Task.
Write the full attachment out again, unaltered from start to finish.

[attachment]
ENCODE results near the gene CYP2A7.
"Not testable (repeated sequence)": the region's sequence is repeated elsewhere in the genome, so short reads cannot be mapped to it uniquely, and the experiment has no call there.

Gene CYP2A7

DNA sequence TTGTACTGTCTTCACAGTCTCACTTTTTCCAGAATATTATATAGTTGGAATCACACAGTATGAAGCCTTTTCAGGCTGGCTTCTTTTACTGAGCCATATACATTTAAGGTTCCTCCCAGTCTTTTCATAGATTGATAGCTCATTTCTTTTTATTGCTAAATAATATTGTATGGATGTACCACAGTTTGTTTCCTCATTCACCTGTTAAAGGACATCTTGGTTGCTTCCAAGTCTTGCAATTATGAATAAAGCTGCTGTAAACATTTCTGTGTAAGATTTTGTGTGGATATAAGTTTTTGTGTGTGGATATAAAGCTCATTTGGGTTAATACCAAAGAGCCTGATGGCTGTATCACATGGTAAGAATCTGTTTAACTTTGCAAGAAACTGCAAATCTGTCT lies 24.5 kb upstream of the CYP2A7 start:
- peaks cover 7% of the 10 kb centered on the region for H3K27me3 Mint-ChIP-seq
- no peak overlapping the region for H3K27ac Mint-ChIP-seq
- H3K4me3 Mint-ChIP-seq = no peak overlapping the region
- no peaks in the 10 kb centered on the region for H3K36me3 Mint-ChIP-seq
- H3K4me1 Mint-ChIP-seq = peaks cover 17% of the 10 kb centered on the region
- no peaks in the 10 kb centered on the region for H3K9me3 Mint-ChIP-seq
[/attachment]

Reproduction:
ENCODE results near the gene CYP2A7.
"Not testable (repeated sequence)": the region's sequence is repeated elsewhere in the genome, so short reads cannot be mapped to it uniquely, and the experiment has no call there.

Gene CYP2A7

DNA sequence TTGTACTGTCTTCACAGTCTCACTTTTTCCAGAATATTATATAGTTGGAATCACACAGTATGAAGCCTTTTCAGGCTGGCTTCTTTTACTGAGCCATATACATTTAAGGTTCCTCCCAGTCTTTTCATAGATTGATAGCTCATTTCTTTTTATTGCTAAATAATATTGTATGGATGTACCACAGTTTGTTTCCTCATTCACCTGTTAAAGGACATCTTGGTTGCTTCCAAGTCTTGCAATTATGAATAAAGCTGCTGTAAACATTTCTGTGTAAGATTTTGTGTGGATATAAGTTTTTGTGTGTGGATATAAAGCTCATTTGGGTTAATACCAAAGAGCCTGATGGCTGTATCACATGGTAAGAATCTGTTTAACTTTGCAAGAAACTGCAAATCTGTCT lies 24.5 kb upstream of the CYP2A7 start:
- peaks cover 7% of the 10 kb centered on the region for H3K27me3 Mint-ChIP-seq
- no peak overlapping the region for H3K27ac Mint-ChIP-seq
- H3K4me3 Mint-ChIP-seq = no peak overlapping the region
- no peaks in the 10 kb centered on the region for H3K36me3 Mint-ChIP-seq
- H3K4me1 Mint-ChIP-seq = peaks cover 17% of the 10 kb centered on the region
- no peaks in the 10 kb centered on the region for H3K9me3 Mint-ChIP-seq